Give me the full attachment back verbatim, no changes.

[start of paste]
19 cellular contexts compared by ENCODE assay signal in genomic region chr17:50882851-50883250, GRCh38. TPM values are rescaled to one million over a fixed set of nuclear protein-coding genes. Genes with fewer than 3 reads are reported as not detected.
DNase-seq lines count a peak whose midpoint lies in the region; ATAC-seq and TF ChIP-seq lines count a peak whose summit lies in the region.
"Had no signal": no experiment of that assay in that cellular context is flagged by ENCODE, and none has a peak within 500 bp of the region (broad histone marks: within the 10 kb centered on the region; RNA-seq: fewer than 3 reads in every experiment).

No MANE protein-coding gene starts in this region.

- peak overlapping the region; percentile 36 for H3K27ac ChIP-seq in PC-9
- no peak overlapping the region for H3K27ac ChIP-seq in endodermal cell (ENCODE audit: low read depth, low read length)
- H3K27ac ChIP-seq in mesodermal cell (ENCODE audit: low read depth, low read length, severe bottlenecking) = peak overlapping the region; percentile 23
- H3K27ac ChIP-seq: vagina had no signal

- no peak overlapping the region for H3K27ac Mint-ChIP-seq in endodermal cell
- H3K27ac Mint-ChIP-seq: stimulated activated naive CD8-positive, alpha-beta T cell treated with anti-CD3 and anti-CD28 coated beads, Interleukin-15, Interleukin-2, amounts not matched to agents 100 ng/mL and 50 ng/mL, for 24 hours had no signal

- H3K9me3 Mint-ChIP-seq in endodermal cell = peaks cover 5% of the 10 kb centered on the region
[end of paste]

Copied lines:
19 cellular contexts compared by ENCODE assay signal in genomic region chr17:50882851-50883250, GRCh38. TPM values are rescaled to one million over a fixed set of nuclear protein-coding genes. Genes with fewer than 3 reads are reported as not detected.
DNase-seq lines count a peak whose midpoint lies in the region; ATAC-seq and TF ChIP-seq lines count a peak whose summit lies in the region.
"Had no signal": no experiment of that assay in that cellular context is flagged by ENCODE, and none has a peak within 500 bp of the region (broad histone marks: within the 10 kb centered on the region; RNA-seq: fewer than 3 reads in every experiment).

No MANE protein-coding gene starts in this region.

- peak overlapping the region; percentile 36 for H3K27ac ChIP-seq in PC-9
- no peak overlapping the region for H3K27ac ChIP-seq in endodermal cell (ENCODE audit: low read depth, low read length)
- H3K27ac ChIP-seq in mesodermal cell (ENCODE audit: low read depth, low read length, severe bottlenecking) = peak overlapping the region; percentile 23
- H3K27ac ChIP-seq: vagina had no signal

- no peak overlapping the region for H3K27ac Mint-ChIP-seq in endodermal cell
- H3K27ac Mint-ChIP-seq: stimulated activated naive CD8-positive, alpha-beta T cell treated with anti-CD3 and anti-CD28 coated beads, Interleukin-15, Interleukin-2, amounts not matched to agents 100 ng/mL and 50 ng/mL, for 24 hours had no signal

- H3K9me3 Mint-ChIP-seq in endodermal cell = peaks cover 5% of the 10 kb centered on the region